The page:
The long-term performance of colloidal activated carbon to eliminate PFAS exposure risk is proven on sites globally.
Firefighting training areas at military and commercial airports are among the most significant sources of contamination of PFAS (per- and polyfluoroalkyl substances) in groundwater and drinking water globally. According to a newly published modeling study, in situ (i.e., in place) passive filtration using colloidal activated carbon represents a significantly more sustainable long-term solution to removing the PFAS exposure risk originating from these sites.
Groundwater PFAS Impacts At Airports
Based on data1 from the Social Science Environmental Health Research Institute (SSEHRI) at Northeastern University, 437 airports, AFFF (aqueous film-forming foam) sites, or military facilities have confirmed PFAS contamination in groundwater. Many of these facilities have PFAS contaminant plumes in groundwater threatening public and private drinking water sources or surface waters.
PFAS contamination identified at firefighting training areas represents a high exposure risk for many communities. These PFAS source zones were created by spraying AFFF-containing PFAS to extinguish fires during fire training exercises, usually conducted in open fire pits or on designated areas of airport tarmacs. The mandatory periodic training exercises left high masses of toxic PFAS chemicals directly exposed to rainwater.
Rainwater causes PFAS and other contaminants (e.g., petroleum hydrocarbons from jet fuel) to leach into groundwater. Once PFAS reach groundwater, they are readily transported by it. Since the more toxic PFAS compounds such as perfluorooctanesulfonic acid (PFOS) and perfluorooctanoic acid (PFOA) do not appreciably degrade in the environment, they can travel for miles downgradient toward public water supply wells, domestic drinking water wells, or surface waters.
One estimate suggests that more than 200 million people2 in the U.S. may be exposed to PFAS in their drinking water. Additionally, the forever chemicals are found in most streams and lakes with concentrations of PFAS, and PFOS specifically, in fish, triggering “Do Not Eat” warnings nationwide. Unsurprisingly, drinking water and surface water PFAS impacts are often the highest downstream of airports and other AFFF release sites.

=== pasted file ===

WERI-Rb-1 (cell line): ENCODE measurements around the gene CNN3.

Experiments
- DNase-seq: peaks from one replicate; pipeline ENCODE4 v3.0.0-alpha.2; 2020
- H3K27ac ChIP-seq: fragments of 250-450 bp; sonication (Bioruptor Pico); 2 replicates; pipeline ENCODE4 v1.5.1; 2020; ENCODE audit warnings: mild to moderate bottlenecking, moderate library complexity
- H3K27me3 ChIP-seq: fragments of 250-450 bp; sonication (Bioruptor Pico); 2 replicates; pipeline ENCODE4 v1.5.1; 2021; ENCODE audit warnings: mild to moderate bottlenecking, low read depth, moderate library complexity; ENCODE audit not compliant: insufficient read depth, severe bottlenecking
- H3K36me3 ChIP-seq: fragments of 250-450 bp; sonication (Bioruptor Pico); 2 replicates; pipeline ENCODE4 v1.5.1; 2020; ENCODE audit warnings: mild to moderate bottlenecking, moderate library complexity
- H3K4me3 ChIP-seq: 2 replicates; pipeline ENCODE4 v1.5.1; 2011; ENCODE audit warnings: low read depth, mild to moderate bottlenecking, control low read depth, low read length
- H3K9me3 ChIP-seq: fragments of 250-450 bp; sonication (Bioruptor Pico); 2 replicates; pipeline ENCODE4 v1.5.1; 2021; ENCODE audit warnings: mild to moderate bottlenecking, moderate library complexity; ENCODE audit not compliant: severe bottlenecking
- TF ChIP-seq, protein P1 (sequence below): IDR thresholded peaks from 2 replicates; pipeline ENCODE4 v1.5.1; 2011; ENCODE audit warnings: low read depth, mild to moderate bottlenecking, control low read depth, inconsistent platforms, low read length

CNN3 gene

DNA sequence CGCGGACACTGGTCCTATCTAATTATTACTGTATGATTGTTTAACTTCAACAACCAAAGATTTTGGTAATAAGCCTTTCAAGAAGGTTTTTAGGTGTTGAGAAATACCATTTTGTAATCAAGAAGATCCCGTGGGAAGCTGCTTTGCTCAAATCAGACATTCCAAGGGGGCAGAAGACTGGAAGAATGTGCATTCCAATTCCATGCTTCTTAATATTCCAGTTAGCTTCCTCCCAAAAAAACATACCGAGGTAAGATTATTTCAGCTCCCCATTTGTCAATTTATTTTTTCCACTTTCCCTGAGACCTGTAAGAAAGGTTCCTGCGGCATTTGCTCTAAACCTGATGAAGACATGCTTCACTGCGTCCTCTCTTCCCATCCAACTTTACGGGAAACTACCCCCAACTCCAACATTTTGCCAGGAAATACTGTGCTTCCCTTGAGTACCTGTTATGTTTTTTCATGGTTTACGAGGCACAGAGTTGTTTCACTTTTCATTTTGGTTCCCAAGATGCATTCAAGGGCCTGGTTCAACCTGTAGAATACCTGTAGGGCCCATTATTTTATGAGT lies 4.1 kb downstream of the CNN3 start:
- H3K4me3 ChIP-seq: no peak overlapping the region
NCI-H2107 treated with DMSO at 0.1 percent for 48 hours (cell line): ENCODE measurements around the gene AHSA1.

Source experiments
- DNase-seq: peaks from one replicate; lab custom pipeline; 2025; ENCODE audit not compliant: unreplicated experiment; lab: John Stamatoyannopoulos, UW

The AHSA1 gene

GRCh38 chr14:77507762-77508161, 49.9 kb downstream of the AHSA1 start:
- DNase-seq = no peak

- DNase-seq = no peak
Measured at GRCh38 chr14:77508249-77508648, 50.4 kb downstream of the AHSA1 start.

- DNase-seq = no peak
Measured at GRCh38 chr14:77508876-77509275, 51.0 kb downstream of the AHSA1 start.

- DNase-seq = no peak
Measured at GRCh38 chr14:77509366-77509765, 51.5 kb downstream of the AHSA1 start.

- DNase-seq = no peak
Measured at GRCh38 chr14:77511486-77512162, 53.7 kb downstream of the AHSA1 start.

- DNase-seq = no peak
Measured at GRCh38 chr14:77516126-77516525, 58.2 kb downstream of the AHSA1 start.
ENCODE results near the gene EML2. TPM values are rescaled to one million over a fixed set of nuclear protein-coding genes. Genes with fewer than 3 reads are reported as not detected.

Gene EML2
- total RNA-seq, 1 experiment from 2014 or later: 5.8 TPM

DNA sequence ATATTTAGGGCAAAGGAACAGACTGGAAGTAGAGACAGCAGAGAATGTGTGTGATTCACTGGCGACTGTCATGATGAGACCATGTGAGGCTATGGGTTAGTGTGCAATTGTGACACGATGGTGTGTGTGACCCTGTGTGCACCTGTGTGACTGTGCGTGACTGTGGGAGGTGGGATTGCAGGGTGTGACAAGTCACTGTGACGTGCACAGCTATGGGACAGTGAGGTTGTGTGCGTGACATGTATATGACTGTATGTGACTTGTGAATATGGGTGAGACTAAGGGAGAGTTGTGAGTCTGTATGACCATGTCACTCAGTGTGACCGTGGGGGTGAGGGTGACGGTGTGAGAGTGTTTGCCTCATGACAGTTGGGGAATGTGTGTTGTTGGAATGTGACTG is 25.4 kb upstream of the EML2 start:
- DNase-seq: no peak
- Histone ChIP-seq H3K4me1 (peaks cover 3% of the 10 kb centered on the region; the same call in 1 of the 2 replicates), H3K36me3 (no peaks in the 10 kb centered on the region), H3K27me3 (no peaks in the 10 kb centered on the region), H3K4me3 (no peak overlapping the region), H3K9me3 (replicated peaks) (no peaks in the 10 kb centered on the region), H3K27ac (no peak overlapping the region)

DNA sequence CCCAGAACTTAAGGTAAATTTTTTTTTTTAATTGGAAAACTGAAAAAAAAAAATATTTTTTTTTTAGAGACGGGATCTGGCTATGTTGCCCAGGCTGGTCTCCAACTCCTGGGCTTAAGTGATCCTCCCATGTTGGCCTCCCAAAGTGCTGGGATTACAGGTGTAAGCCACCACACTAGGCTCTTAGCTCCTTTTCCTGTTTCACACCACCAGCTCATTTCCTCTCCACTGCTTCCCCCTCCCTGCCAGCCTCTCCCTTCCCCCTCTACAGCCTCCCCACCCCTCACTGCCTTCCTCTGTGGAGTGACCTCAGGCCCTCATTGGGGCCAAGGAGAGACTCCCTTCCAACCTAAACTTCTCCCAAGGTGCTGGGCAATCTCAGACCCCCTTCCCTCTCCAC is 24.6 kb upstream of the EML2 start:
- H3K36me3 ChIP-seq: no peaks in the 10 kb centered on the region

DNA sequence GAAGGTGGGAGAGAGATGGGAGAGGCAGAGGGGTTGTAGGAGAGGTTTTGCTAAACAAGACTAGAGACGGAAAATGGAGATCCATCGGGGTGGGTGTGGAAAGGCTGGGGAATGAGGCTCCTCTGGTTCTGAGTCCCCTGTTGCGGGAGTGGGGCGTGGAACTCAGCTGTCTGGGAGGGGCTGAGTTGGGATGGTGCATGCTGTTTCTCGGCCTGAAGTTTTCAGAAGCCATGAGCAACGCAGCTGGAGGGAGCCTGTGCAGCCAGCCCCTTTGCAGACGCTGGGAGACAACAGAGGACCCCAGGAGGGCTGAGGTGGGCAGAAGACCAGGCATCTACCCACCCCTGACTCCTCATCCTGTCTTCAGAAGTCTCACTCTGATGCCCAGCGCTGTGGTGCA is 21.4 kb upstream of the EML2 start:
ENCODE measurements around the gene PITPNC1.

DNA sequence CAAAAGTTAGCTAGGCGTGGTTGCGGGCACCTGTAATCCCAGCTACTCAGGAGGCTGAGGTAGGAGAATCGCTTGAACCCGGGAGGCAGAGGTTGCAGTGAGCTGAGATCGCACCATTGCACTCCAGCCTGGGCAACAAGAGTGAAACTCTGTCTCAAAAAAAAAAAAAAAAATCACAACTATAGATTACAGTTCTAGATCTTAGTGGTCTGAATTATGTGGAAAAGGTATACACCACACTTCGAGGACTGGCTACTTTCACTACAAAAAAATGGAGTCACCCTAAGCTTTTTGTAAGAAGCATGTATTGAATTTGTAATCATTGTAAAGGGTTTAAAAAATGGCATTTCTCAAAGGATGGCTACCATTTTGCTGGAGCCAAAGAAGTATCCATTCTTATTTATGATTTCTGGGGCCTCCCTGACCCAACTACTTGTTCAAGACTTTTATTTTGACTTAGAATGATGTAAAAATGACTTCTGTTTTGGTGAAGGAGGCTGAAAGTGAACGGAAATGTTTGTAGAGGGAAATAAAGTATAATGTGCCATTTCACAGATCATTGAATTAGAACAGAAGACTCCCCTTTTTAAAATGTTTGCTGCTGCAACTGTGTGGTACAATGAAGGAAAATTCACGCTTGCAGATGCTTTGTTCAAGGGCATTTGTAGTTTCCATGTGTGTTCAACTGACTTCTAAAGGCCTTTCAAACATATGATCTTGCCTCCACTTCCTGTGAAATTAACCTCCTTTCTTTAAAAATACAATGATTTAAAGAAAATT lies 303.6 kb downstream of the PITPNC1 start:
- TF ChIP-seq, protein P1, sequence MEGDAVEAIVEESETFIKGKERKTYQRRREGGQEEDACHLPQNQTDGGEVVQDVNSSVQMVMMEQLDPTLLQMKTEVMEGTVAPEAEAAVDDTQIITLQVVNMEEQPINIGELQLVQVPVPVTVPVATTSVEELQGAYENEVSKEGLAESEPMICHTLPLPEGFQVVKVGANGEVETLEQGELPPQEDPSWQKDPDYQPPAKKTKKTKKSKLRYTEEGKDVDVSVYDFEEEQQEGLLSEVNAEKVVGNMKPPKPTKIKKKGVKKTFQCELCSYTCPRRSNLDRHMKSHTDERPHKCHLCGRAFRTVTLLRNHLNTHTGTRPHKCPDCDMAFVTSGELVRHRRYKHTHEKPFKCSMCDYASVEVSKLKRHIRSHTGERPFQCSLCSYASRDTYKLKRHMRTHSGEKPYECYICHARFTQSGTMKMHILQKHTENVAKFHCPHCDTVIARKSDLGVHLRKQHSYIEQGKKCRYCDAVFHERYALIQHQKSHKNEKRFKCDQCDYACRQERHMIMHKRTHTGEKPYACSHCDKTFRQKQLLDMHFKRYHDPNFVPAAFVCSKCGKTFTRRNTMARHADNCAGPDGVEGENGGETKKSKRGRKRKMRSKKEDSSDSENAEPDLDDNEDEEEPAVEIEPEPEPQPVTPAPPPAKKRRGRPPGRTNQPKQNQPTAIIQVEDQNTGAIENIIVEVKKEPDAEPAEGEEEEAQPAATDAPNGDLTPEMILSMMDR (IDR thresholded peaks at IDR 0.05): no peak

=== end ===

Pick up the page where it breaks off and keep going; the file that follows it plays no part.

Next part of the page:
Sustainable PFAS Groundwater Remediation
Given the scale of the PFAS problem at airports and military bases, there is substantial interest in identifying technologies and approaches that can sustainably remove the PFAS exposure risk from them. One approach continuing to gain critical acceptance and deployed worldwide uses colloidal activated carbon (or CAC) to transform the groundwater aquifer into a massive underground filter. This filter immobilizes PFAS, preventing the contaminants from reaching drinking water wells, surface water, or other downstream receptors.
Commercially known as PlumeStop, CAC is activated charcoal sourced from coconuts, milled into red blood cell size particles, and suspended in a food-safe solution to create a liquid, colloidal form of activated carbon. Ink-like in appearance, the patented novel carbon form is nonclumping, allowing it to slip through the soil or rock pores. In the process, PlumeStop “paints” the subsurface with highly reactive carbon, forming an expansive subterranean filter covering 100 acres for each pound of carbon attached to the aquifer matrix.
The below-ground CAC filter is installed as one or a series of permeable reactive barriers (PRBs) between a PFAS source and a downgradient receptor (e.g., water well or stream). Based on known measured rates of contaminant flux, these PRBs are engineered to immobilize PFAS for decades or longer.
The default method historically used to mitigate PFAS involves pumping groundwater above the surface for treatment, an energy-consuming activity generating a massive carbon footprint. A single continuously operating pump-and-treat (P&T) system used to control a PFAS plume can generate millions of pounds of CO2 emissions over its lifetime and even more for hauling the PFAS-saturated wastes to a landfill, where PFAS may ultimately leach back into the environment, starting the process all over again.
More recent experimental P&T approaches seek to destroy the PFAS, subjecting the pumped water to high temperatures, pressures, or energy inputs needed to break the resilient carbon-fluorine bonds. The energy required to accomplish this destruction adds to the carbon footprint substantially. While destructive technologies such as supercritical water oxidation and electrochemical oxidation may be adequate for specific applications (e.g., treating landfill leachate), they are not sustainable for addressing large low-concentration PFAS plumes in groundwater.
In contrast, the in situ CAC treatment process is 100% powered by naturally occurring groundwater flow. This passive approach to preventing plume movement offers one of the only sustainable solutions for addressing PFAS in groundwater.